Modernization theory and dependency theory are both theories of societal development that address the ways that developed countries became developed and how undeveloped, or underdeveloped, countries may do so themselves. Both theories agree that there are, simultaneously, rich states and poor states and that it is possible for poor states to modernize and become rich states.
Despite these similarities and the fact that both theories look at the venues through which developed countries were once able to modernize, they differ immensely because of their respective assumptions of the role of undeveloped countries in the process of modernization. By assessing not only the process of one state modernizing but also the complex relationship between rich and poor states, dependency theory accomplishes a much more comprehensive and practical understanding of the process of state progress and change.
Modernization theory takes a step-by-step, analytical look at the ways a country may modernize. The theory views things such as corruption and a lack of economic growth to be obstacles to modernization while it views technology and science as necessary for growth as a state. Dependency theory has a more sympathetic understanding of the process of modernization in that it strives to recognize the fact that each country is unique and therefore may not necessarily follow the same rules as other countries in terms of a path towards modernization and success. Primarily, however, the important difference in dependency theory is that it explains that many poor states are poor by virtue of the fact that there are other, more modernized states that have taken advantage of its position and resources.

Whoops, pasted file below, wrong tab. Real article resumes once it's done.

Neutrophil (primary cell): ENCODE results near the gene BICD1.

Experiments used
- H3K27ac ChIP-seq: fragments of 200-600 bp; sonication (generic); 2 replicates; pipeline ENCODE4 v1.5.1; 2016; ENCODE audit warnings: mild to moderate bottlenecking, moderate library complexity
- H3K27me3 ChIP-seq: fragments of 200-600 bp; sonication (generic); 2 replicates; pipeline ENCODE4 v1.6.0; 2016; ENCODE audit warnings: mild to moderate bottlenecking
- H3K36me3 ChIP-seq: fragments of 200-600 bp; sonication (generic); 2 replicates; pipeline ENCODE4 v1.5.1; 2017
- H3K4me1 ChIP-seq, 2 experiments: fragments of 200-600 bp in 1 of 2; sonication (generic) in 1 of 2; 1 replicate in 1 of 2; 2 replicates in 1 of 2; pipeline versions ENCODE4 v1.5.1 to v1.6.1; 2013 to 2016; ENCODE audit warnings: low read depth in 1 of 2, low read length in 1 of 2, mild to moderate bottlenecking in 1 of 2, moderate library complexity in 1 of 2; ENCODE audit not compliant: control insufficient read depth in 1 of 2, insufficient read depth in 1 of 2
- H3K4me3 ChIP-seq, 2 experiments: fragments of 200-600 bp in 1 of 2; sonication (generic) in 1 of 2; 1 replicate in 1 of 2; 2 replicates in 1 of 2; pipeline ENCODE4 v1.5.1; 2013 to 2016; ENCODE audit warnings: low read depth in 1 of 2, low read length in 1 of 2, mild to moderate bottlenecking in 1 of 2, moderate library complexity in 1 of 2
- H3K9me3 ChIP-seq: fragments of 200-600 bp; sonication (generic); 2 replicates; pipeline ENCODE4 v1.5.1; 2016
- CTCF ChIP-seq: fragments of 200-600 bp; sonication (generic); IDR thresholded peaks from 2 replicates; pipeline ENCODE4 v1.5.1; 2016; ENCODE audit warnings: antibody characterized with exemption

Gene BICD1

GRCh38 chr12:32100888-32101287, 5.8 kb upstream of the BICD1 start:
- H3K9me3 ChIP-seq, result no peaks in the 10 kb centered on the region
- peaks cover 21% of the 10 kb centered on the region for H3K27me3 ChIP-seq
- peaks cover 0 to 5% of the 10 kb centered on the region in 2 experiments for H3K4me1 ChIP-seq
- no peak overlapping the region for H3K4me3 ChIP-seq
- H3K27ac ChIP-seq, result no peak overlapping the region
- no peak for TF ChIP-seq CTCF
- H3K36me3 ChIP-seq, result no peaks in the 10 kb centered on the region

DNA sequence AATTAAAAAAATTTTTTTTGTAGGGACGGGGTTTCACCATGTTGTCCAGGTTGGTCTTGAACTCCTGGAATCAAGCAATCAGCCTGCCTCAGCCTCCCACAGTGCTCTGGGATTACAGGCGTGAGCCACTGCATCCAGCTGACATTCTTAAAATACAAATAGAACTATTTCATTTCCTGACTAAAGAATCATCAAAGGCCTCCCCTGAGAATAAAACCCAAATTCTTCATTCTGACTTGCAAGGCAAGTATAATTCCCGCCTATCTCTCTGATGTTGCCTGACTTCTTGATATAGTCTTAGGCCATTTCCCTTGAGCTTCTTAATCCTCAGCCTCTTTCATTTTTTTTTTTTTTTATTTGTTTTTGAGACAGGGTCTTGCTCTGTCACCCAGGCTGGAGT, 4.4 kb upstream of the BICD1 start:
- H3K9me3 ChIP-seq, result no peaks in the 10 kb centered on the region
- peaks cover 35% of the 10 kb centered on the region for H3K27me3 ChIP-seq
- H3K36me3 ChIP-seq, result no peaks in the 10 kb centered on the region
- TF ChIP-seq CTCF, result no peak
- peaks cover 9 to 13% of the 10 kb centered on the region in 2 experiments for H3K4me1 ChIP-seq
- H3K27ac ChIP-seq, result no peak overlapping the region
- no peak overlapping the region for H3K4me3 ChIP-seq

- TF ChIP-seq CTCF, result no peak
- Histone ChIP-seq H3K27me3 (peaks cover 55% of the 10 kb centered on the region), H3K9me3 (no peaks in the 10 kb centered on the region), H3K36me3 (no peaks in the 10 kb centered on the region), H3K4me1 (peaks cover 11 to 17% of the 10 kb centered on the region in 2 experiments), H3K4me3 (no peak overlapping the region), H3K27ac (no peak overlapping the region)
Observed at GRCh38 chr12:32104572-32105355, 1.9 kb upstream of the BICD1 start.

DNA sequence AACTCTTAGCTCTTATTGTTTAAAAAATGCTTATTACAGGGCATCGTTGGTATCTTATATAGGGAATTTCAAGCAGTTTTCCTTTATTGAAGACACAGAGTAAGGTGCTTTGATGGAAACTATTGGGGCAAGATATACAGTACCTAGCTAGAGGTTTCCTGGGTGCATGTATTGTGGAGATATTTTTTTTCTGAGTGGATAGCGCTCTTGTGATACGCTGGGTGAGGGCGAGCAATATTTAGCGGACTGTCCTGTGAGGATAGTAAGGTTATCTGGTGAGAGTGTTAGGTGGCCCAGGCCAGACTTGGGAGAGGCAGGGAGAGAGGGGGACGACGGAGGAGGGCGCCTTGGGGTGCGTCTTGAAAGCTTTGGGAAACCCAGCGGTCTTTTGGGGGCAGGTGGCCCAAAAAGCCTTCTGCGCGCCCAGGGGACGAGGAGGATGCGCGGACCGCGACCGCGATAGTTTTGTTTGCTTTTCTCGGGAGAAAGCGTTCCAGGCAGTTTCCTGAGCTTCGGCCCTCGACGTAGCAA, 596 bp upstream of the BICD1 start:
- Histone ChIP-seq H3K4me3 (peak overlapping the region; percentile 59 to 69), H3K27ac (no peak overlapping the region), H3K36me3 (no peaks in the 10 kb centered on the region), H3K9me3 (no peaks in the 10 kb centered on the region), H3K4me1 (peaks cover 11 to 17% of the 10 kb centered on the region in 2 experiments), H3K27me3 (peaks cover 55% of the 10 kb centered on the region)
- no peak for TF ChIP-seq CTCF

Dependency theory argues that the modernization of underdeveloped states is not as simple as following the path that developed states have taken because they are in their inferior position in the world market because of that path. To dependency theory, to expect an underdeveloped state to follow suit would be to neglect the complex array of causes for their current position and also to condemn another state to such an inferior position.